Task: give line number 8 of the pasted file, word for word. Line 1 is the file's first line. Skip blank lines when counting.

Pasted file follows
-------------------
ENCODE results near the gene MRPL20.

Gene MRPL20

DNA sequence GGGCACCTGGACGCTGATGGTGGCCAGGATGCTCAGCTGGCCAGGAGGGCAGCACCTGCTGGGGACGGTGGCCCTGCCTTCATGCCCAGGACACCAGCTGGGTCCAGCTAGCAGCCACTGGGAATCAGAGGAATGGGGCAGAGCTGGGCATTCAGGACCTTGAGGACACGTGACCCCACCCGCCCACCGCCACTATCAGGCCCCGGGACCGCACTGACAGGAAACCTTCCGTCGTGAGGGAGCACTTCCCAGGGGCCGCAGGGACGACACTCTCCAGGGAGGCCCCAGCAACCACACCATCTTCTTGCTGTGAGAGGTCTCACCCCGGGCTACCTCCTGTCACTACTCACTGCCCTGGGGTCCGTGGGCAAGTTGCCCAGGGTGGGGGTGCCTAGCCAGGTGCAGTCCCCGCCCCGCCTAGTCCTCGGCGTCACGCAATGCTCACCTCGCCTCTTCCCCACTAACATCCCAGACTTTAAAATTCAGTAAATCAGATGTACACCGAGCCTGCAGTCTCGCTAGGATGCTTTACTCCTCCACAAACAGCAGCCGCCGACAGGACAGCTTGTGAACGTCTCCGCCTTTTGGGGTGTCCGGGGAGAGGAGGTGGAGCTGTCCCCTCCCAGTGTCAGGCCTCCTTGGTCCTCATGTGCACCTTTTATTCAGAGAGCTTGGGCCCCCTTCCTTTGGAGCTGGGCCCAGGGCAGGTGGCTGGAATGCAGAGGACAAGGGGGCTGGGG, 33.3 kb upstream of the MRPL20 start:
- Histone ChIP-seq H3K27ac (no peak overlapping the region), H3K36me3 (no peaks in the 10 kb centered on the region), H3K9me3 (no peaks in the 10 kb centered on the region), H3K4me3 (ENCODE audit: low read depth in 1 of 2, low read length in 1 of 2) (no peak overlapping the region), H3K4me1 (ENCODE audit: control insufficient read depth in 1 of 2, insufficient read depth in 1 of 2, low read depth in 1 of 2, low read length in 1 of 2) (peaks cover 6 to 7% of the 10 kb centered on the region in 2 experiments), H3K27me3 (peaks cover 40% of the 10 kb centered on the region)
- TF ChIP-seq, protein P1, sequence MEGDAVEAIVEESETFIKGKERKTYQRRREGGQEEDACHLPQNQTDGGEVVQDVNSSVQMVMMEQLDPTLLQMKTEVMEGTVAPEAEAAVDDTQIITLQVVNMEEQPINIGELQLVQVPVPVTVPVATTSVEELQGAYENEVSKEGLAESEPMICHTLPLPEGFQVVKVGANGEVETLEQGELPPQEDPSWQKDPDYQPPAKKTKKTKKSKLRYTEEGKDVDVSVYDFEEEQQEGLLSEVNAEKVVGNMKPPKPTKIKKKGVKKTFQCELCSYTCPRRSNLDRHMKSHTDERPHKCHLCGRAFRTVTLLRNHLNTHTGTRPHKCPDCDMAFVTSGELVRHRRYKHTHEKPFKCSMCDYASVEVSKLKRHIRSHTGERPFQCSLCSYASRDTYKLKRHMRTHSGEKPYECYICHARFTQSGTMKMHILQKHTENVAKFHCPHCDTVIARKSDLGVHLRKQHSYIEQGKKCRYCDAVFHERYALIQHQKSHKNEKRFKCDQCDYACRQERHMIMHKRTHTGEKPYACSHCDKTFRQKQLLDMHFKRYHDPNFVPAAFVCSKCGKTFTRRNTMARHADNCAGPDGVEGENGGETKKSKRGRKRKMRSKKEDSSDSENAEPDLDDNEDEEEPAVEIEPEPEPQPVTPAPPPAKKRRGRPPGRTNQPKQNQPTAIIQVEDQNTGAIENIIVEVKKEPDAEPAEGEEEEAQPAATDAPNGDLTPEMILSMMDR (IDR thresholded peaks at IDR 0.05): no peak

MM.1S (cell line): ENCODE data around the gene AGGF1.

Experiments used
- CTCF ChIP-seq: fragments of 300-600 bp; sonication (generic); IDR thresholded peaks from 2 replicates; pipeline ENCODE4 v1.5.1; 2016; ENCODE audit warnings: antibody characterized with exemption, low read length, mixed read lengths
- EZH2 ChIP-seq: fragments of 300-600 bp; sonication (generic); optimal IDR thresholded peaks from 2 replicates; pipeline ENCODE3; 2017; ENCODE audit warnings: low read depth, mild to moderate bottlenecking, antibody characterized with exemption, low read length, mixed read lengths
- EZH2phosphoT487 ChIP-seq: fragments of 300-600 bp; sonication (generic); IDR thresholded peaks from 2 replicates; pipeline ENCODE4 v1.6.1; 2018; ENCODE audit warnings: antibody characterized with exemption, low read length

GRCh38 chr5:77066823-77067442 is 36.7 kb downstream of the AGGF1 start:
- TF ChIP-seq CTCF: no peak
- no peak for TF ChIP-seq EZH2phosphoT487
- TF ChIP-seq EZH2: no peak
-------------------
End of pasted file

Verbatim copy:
- CTCF ChIP-seq: fragments of 300-600 bp; sonication (generic); IDR thresholded peaks from 2 replicates; pipeline ENCODE4 v1.5.1; 2016; ENCODE audit warnings: antibody characterized with exemption, low read length, mixed read lengths